Blackadder’s Lair

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Against Colorblindness

According to the principle of colorblindness, it is always wrong to treat a person differently than you would have treated them in the same circumstances had they been of a different race. Many people take the principle of colorblindness to be obviously true, suggest that racism consists in the violation of this principle, and believe that the key to harmonious race relations comes from strict adherence to it. Certainly this is what I was raised to believe. Yet upon reflection, it seems to me that colorblindness – at least when considered as an ethical principle – does not have much going for it.

To begin with, the principle is subject to a number of compelling counter-examples. For example, suppose that you are a movie producer, casting a film about the life of Martin Luther King. According to the principle of colorblindness, it would be immoral to deny an actor the title roll in the film on the grounds that he was white. But that is absurd. Likewise, medical science has found that certain diseases and maladies afflict certain racial or ethnic groups at a higher rate than others, and that certain racial groups respond differently to certain medications and treatments than others. According to the principle of colorblindness, it would be immoral to treat patients of different races differently on account of these facts. Yet this, also, is absurd.

On the other hand, the fact someone follows the principle of colorblindness is no guarantee that they are not racist. To see why this is so, consider a parallel example. In Book Five of the Republic, Socrates considers whether women should be legally barred from holding important positions, such as that of a guardian, in his ideal polity. He answers no; just as whether a man is fit to be a guardian is to be determined based on his individual merits rather than on his sex, so a woman’s fitness for any particular position should be judge on her individual merits, and not on her sex. Discrimination on the basis of sex should therefore not be allowed. It is a ringing endorsement of equal treatment based on sex, but Socrates’ proto-feminism in the passage is undercut when he adds as an aside that, since women are “inferior” to men in just about everything, we shouldn’t expect this principle of non-discrimination to result in there being a lot of female guardians.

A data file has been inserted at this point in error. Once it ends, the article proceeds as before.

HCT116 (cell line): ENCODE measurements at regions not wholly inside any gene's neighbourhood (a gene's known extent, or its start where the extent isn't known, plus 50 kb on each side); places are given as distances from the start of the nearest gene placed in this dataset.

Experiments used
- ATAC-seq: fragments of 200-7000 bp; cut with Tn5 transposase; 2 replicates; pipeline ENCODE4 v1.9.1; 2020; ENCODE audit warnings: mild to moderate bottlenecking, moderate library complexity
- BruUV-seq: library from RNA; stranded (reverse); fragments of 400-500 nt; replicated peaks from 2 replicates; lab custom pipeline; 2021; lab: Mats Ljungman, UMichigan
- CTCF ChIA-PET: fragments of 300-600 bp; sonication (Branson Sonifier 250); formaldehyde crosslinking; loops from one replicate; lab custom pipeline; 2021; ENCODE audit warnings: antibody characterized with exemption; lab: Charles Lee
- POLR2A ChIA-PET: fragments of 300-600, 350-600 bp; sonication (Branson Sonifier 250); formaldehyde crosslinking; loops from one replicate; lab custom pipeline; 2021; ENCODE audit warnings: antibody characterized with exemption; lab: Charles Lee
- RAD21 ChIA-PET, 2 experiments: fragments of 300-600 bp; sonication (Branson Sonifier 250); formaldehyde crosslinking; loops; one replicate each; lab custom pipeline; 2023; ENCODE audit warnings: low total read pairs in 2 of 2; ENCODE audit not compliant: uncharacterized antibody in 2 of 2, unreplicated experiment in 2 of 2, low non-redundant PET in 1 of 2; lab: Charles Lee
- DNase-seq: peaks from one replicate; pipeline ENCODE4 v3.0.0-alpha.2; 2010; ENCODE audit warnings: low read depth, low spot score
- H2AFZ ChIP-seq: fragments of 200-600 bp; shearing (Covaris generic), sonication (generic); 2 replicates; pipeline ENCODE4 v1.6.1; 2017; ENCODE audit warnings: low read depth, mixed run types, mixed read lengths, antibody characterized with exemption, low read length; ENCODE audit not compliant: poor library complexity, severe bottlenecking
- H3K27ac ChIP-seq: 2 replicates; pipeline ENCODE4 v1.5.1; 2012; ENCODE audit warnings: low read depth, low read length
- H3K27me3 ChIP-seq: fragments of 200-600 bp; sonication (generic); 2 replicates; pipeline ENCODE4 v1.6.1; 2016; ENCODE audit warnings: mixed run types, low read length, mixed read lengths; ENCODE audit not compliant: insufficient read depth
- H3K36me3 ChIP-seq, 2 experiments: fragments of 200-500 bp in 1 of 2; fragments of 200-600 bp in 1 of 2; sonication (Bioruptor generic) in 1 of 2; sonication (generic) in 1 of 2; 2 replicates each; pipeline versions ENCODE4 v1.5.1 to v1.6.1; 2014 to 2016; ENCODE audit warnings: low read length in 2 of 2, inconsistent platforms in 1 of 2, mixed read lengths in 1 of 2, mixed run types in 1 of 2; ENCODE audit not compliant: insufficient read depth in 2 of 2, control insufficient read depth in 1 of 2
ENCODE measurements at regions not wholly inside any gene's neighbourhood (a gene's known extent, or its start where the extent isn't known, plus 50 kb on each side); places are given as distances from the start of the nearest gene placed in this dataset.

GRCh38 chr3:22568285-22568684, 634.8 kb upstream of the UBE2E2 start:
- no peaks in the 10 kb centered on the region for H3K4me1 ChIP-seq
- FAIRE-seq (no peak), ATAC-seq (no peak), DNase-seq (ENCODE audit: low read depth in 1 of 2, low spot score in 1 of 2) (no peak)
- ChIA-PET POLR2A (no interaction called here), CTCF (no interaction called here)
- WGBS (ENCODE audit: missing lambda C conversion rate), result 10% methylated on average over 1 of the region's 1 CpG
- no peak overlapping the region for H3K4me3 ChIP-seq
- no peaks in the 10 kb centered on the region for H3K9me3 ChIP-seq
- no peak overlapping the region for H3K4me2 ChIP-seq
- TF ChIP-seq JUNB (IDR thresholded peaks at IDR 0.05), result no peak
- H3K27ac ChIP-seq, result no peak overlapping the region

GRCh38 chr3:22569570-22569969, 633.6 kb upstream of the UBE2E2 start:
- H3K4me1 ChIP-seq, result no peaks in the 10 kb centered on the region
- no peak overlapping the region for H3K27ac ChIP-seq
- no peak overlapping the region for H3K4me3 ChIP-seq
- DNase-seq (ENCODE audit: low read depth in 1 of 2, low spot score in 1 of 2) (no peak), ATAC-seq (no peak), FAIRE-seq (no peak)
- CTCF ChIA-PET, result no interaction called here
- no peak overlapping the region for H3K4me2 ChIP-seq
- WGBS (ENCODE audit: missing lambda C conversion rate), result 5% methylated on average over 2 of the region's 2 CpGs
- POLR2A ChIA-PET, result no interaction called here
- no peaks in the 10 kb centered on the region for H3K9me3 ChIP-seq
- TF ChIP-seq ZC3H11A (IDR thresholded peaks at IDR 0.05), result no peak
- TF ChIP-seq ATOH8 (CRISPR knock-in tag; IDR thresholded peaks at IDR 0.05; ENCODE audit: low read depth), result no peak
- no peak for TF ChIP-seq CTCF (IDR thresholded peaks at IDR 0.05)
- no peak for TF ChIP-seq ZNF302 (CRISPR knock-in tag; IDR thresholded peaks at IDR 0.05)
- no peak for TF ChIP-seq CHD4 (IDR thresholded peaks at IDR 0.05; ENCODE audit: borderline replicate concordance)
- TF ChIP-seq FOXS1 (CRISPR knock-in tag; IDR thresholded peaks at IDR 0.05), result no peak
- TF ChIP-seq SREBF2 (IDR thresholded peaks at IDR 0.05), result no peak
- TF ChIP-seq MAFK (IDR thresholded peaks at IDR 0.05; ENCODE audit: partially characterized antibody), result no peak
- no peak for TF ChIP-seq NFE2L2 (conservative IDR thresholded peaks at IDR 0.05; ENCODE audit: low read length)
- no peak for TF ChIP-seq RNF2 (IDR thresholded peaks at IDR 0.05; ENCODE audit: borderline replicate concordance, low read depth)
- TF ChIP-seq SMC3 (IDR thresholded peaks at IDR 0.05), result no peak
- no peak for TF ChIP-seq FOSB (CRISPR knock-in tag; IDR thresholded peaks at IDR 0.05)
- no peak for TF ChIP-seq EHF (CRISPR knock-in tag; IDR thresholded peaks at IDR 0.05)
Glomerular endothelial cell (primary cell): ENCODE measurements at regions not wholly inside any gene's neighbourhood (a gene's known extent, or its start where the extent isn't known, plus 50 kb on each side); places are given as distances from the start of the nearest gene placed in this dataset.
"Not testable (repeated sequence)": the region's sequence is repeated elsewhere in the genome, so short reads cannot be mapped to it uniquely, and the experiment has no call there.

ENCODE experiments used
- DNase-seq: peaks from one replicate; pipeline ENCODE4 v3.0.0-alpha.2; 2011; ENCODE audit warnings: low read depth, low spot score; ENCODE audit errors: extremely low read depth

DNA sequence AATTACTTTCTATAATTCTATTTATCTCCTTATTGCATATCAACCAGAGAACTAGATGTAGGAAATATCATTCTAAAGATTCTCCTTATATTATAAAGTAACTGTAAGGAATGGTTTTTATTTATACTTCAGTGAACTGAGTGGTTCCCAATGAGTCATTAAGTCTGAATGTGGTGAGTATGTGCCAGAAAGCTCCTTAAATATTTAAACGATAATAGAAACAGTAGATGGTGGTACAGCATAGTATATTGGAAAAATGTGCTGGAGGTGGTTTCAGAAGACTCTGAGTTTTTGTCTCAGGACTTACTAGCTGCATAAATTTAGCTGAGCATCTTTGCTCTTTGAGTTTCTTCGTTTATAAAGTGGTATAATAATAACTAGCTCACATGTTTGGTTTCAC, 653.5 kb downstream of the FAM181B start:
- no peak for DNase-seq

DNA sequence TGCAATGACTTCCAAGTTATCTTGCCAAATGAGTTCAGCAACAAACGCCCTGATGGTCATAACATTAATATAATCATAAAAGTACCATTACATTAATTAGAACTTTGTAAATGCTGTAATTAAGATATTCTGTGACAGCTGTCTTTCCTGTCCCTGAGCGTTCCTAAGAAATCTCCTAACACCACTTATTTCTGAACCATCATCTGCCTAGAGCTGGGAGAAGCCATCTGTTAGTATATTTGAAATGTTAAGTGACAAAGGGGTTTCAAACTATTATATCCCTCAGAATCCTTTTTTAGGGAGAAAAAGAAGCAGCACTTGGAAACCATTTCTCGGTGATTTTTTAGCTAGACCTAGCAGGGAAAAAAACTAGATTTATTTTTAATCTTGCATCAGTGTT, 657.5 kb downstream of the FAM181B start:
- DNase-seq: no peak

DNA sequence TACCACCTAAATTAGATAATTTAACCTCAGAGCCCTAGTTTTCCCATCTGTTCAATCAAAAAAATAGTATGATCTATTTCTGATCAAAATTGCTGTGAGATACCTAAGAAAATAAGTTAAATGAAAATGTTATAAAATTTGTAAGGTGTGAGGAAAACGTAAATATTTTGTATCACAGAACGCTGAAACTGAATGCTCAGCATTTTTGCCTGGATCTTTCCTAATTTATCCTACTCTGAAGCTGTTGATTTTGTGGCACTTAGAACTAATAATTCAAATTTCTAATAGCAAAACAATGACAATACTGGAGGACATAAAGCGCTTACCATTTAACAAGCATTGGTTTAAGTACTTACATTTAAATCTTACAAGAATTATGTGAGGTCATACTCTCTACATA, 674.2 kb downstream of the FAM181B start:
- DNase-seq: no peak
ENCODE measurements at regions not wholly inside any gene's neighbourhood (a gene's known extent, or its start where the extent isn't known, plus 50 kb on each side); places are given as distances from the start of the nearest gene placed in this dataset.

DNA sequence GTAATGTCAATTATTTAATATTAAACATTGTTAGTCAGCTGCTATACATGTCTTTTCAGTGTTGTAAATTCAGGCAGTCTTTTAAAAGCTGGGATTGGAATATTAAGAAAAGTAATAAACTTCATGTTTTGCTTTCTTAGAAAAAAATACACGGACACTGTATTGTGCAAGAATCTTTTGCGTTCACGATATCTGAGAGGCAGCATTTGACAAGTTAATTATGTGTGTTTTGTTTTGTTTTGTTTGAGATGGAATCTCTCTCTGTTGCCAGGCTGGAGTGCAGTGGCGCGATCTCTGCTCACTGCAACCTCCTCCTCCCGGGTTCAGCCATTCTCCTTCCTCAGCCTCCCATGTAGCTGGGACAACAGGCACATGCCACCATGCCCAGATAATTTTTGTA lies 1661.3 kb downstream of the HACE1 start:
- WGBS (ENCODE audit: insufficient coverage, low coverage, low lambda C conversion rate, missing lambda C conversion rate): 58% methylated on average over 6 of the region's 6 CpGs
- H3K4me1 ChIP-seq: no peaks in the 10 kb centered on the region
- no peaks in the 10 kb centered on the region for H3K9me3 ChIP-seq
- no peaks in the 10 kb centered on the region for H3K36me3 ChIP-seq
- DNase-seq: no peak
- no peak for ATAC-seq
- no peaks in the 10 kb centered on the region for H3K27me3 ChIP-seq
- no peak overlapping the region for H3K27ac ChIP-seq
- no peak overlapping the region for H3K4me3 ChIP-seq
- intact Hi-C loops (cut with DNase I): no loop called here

One might imagine saying something similar about racial discrimination: “People are to be judged as individuals, and so one should never treat someone differently than you otherwise would on account of his race. Of course, members of group x tend to be less intelligent, lazier, more prone to criminality, etc., than other groups, so we shouldn’t be surprised when most members of that group end up getting treated differently than most members of other groups, but this won’t be because we have been discriminating against them based on their race, but only because of their inferiority.”

However repugnant we may find this line of thought, we cannot fault it on the ground that it violates the principle of colorblindness. In fact, exactly this sentiment has been uttered by some of the chief defenders of colorblindness. For example, if we look at the classic exposition of colorblindness as a principle embedded in the Constitution, Justice Harlan’s dissent in Plessy v. Ferguson, we find Justice Harlan making exactly this argument:

The white race deems itself to be the dominant race in this country. And so it is in prestige, in achievements, in education, in wealth and in power. So, I doubt not, it will continue to be for all time if it remains true to its great heritage and holds fast to the principles of constitutional liberty. But in view of the constitution, in the eye of the law, there is in this country no superior, dominant, ruling class of citizens. There is no caste here. Our constitution is color-blind, and neither knows nor tolerates classes among citizens.

We could no doubt try and modify the colorblindness principle to take account of these difficulties, but how do to so is not at all clear. We cannot make it stronger without increasing the absurd results noted above regarding medicine and film casting. Nor will making it weaker do, as the principle is already weak enough to be perfectly consistent with a variety of racist views. We must therefore conclude, I think, that whatever its initial plausibility, the principle of colorblindness cannot serve as a basis for defining racism.

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June 5, 2008 - Posted by | Morality, Race

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